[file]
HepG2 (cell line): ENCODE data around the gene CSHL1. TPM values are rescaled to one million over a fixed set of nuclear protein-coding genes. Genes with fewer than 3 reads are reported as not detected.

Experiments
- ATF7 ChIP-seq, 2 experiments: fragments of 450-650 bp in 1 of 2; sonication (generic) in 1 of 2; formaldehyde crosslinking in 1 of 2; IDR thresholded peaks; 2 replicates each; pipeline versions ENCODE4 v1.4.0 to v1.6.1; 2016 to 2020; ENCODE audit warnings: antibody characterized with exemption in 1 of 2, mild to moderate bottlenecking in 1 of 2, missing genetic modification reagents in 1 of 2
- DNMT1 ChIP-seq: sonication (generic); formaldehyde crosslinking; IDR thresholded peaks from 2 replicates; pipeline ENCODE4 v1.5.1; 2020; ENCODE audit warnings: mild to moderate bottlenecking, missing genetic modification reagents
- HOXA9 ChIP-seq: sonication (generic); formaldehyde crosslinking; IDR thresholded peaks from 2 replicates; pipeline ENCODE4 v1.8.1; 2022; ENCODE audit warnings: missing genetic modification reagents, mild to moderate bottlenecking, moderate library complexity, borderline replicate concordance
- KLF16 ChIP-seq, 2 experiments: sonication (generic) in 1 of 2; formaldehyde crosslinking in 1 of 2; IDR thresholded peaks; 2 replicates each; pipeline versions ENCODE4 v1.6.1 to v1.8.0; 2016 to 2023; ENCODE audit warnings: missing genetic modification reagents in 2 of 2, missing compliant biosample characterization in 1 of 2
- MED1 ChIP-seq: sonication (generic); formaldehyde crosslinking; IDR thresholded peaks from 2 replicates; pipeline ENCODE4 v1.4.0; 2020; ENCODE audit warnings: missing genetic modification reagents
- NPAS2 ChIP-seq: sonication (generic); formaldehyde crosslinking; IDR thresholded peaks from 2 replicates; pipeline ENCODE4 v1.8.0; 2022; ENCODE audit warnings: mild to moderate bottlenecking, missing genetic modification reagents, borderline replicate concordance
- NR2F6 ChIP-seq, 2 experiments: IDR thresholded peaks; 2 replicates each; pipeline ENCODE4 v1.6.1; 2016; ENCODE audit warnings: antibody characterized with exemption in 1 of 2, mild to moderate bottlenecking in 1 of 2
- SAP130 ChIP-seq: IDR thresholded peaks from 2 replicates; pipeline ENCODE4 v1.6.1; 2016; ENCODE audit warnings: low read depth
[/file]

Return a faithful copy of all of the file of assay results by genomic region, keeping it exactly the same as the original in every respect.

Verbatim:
HepG2 (cell line): ENCODE data around the gene CSHL1. TPM values are rescaled to one million over a fixed set of nuclear protein-coding genes. Genes with fewer than 3 reads are reported as not detected.

Experiments
- ATF7 ChIP-seq, 2 experiments: fragments of 450-650 bp in 1 of 2; sonication (generic) in 1 of 2; formaldehyde crosslinking in 1 of 2; IDR thresholded peaks; 2 replicates each; pipeline versions ENCODE4 v1.4.0 to v1.6.1; 2016 to 2020; ENCODE audit warnings: antibody characterized with exemption in 1 of 2, mild to moderate bottlenecking in 1 of 2, missing genetic modification reagents in 1 of 2
- DNMT1 ChIP-seq: sonication (generic); formaldehyde crosslinking; IDR thresholded peaks from 2 replicates; pipeline ENCODE4 v1.5.1; 2020; ENCODE audit warnings: mild to moderate bottlenecking, missing genetic modification reagents
- HOXA9 ChIP-seq: sonication (generic); formaldehyde crosslinking; IDR thresholded peaks from 2 replicates; pipeline ENCODE4 v1.8.1; 2022; ENCODE audit warnings: missing genetic modification reagents, mild to moderate bottlenecking, moderate library complexity, borderline replicate concordance
- KLF16 ChIP-seq, 2 experiments: sonication (generic) in 1 of 2; formaldehyde crosslinking in 1 of 2; IDR thresholded peaks; 2 replicates each; pipeline versions ENCODE4 v1.6.1 to v1.8.0; 2016 to 2023; ENCODE audit warnings: missing genetic modification reagents in 2 of 2, missing compliant biosample characterization in 1 of 2
- MED1 ChIP-seq: sonication (generic); formaldehyde crosslinking; IDR thresholded peaks from 2 replicates; pipeline ENCODE4 v1.4.0; 2020; ENCODE audit warnings: missing genetic modification reagents
- NPAS2 ChIP-seq: sonication (generic); formaldehyde crosslinking; IDR thresholded peaks from 2 replicates; pipeline ENCODE4 v1.8.0; 2022; ENCODE audit warnings: mild to moderate bottlenecking, missing genetic modification reagents, borderline replicate concordance
- NR2F6 ChIP-seq, 2 experiments: IDR thresholded peaks; 2 replicates each; pipeline ENCODE4 v1.6.1; 2016; ENCODE audit warnings: antibody characterized with exemption in 1 of 2, mild to moderate bottlenecking in 1 of 2
- SAP130 ChIP-seq: IDR thresholded peaks from 2 replicates; pipeline ENCODE4 v1.6.1; 2016; ENCODE audit warnings: low read depth